Today, visitors can see huge eerily beautiful cliffs carved by mighty streams of water, results of a mining technique that used powerful water cannons known as “monitors” that washed away entire mountains of gravel in the search for gold.

A Ghost Town Frozen In Time

North Bloomfield ghost town in Malakoff Diggins State Historic Park
Image appears courtesy: Sierra Gold Parks Foundation

In the heart of the park is a well-preserved 1850s-era ghost town with a general store, saloon, drug store, old homes, and white picket fences known as North Bloomfield. The visitor center is filled with history relics, and during the summer season, guided tours depart every afternoon. Each summer, the town comes alive during the annual Humbug Days with period reenactment, games, music, food and a parade the whole family will love.

If something a little quieter is more your style, hikers and mountain bicyclists seek out 20 miles of scenic trails offering rugged backcountry experiences that range from easy to strenuous and connect with the popular South Yuba River Trail.

Where To Camp

Overnight visitors can choose between a shady, restful campsite in Chute Hill campground or a rustic “Miners Cabin.” The group campsite accommodates up to 60 people and must be reserved in advance.

CAUTION! During the summer months, watch out for rattlesnakes and poison oak.

Stop by the Visitor Center for maps and brochures.

Learn more here.

Sierra Gold Parks Foundation is a non-profit organization that supports park-related educational activities and helps to preserve the natural and cultural resources of Western Nevada County’s State Parks.Learn more, here.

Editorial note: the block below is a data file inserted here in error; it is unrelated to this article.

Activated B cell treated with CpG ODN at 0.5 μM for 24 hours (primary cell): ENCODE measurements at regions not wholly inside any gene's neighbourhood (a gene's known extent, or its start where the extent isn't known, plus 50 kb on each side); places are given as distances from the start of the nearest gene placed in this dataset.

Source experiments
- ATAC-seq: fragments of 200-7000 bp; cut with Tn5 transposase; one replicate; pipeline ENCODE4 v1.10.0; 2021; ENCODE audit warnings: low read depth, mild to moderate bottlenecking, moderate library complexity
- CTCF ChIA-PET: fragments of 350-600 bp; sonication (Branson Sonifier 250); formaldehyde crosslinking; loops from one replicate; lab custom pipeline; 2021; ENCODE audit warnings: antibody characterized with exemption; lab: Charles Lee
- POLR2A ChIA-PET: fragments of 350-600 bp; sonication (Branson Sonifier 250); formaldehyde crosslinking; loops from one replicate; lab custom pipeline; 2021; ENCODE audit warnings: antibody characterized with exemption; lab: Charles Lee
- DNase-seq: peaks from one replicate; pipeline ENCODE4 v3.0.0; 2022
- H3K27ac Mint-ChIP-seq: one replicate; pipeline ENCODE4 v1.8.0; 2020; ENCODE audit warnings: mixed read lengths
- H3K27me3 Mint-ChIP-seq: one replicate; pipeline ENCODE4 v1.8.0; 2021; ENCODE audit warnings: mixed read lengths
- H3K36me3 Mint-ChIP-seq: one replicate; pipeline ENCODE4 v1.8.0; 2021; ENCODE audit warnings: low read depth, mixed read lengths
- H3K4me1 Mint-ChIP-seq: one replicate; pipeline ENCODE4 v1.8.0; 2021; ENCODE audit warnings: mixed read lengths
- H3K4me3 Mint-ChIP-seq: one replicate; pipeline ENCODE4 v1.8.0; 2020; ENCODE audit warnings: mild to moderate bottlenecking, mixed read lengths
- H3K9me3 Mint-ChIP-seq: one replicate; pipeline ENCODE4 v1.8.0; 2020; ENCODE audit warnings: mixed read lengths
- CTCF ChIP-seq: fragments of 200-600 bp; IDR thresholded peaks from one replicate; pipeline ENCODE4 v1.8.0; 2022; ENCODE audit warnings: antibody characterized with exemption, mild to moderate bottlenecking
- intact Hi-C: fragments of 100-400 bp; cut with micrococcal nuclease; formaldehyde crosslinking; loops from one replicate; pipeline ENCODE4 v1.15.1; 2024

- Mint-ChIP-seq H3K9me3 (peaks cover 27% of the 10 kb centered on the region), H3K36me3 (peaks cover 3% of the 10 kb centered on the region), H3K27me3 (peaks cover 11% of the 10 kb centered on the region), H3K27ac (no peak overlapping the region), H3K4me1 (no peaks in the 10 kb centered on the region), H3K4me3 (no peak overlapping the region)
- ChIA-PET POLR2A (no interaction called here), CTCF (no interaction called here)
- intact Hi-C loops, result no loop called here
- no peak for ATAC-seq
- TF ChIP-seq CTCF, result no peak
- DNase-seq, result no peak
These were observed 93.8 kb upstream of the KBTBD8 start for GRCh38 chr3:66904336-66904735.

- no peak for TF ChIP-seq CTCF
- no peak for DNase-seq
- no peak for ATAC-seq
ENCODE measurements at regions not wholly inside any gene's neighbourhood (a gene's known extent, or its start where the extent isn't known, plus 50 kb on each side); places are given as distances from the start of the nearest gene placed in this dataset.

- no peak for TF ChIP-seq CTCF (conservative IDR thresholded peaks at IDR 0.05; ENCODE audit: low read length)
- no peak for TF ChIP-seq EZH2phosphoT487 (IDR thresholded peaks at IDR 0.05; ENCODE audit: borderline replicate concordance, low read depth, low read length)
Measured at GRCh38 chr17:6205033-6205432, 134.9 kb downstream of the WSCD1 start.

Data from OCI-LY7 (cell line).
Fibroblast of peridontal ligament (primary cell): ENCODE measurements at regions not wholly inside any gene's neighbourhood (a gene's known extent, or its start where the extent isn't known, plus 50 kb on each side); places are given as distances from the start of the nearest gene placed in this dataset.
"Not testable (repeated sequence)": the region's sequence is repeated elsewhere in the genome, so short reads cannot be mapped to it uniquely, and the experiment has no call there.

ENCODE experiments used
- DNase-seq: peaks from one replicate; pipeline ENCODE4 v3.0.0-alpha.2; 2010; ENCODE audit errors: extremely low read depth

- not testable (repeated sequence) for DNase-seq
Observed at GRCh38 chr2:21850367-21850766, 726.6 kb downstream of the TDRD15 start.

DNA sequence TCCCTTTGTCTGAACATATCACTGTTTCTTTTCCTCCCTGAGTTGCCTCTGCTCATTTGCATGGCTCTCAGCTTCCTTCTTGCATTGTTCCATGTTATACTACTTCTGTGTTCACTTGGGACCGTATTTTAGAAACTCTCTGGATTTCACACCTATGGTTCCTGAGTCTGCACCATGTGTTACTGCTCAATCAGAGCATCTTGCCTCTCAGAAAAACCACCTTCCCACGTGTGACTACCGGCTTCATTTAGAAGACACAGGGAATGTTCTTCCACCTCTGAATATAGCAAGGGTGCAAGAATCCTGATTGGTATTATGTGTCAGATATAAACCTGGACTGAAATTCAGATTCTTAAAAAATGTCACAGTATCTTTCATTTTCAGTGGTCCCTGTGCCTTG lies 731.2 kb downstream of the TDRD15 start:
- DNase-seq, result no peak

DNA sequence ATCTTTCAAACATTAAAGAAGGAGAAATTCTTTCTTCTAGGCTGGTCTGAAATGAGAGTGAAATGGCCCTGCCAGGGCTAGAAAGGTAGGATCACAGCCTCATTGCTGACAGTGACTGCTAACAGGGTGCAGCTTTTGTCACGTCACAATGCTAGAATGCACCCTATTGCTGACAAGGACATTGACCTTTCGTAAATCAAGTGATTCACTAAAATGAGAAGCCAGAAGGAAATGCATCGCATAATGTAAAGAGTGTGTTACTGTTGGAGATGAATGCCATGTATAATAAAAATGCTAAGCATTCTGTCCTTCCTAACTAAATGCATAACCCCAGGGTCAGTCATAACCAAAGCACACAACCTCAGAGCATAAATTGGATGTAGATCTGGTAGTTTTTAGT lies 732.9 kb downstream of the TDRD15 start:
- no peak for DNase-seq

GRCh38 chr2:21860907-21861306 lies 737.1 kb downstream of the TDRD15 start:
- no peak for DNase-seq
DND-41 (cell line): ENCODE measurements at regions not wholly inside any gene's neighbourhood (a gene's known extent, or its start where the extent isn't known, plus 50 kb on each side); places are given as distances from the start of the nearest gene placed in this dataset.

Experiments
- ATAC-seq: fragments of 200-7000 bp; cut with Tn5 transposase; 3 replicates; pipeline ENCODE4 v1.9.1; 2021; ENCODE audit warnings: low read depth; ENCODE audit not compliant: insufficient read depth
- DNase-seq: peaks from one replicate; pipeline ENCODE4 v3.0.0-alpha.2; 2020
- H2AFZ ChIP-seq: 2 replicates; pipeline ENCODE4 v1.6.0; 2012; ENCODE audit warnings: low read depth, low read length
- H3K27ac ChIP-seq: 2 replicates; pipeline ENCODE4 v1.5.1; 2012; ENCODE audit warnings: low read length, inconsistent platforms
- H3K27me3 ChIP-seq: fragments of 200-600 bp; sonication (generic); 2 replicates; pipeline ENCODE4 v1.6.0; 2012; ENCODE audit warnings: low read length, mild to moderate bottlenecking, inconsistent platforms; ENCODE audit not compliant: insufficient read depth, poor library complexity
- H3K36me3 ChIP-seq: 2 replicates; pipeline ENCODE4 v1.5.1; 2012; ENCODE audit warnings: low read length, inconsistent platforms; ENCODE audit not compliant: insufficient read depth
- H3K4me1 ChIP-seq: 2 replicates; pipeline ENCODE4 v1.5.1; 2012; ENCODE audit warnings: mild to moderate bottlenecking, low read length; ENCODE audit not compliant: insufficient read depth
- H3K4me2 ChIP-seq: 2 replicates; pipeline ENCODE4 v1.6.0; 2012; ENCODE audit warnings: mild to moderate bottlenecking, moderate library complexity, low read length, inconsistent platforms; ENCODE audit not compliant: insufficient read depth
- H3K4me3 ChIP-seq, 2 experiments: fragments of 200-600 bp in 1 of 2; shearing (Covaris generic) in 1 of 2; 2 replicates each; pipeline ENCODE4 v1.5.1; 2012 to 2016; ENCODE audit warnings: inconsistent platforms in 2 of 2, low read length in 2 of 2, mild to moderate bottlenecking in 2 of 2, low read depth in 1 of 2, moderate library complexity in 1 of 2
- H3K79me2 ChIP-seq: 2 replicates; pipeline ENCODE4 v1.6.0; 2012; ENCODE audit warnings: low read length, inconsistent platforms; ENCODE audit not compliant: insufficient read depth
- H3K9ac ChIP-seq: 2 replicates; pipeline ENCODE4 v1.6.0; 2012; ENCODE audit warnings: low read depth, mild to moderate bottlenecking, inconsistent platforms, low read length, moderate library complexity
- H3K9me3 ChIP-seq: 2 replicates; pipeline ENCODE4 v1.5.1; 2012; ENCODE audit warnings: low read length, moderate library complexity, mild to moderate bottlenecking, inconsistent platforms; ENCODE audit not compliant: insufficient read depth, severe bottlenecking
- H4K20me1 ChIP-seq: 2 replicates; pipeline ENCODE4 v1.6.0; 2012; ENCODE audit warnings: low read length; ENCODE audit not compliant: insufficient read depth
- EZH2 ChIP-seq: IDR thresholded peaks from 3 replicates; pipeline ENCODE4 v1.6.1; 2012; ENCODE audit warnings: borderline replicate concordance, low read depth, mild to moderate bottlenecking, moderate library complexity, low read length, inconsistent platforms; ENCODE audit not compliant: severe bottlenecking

Donner Memorial State Park

At the heart of the ancestral Washoe homeland sits Donner Memorial State Park. Located 5 minutes west of Truckee, 15 miles north of Lake Tahoe, and just east of Donner Pass in the scenic Sierra Nevada mountain range at an elevation of about 6,000 feet.

This legendary alpine park offers summer camping, picnicking, boating, fishing, water-skiing and hiking. During winter, visitors can cross-country ski, snowshoe on trails, and play in the snow.

Explore the park and learn about the natural and cultural history by dropping into a ranger-led interpretive program. The park offers FREE guided paddling tours, mountain bike tours, junior ranger programs, historical tours, campfire talks, and park cleanups every week!

Commemoration Of The Pioneer Spirit

Image appears courtesy: California State Parks

Visitors are welcome year-round to visit the famous Pioneer Monument, built to commemorate the California emigrants traveling west during the mid-1800s. Completed in 1918, the monument stands on the spot where the Schallenberger, and later the Breen family cabins (of the fateful Donner Party) once stood. Its base stands 22 feet high — to surpass the greatest depth of snow that may accumulate at the lake.

The Visitor Center features a gift shop and compelling exhibits that illuminate the Emigrant Experience, the Donner Party, the Land of the Washoe, Chinese construction of the transcontinental railroad, and early motoring adventures over Donner Pass.

Birding Anyone?

Listen for Steller’s jays, nuthatches, dark-eyed juncos, and mountain chickadees among lodgepole, Jeffrey pines, and white fir. Stands of aspen can be found in interior areas of the park. It’s just one of the many Bird Watching Northern California Hot Spots In Nevada County.

The park has over eight miles of hiking and over-the-snow trails in addition to 8 miles of shoreline. In Coldstream Canyon, remnants of the Emigrant Trail crosses, connecting to Tahoe National Forest Trails and the Pacific Crest Trail.

Stop by the Visitor Center for maps and brochures. Learn more here.



Laura Petersen

Laura Petersen has a passion for storytelling and for two decades has chronicled the people and places of Northern California. Fascinated by folk who make a rustic livelihood from the land, her writing examines the complexities of human relationships with nature through topics such as sustainability, food and farming, arts & culture and outdoor recreation. In 2018, she founded Hiking For Good and can regularly be found hiking on trails in Nevada County. Read her work at and contact her at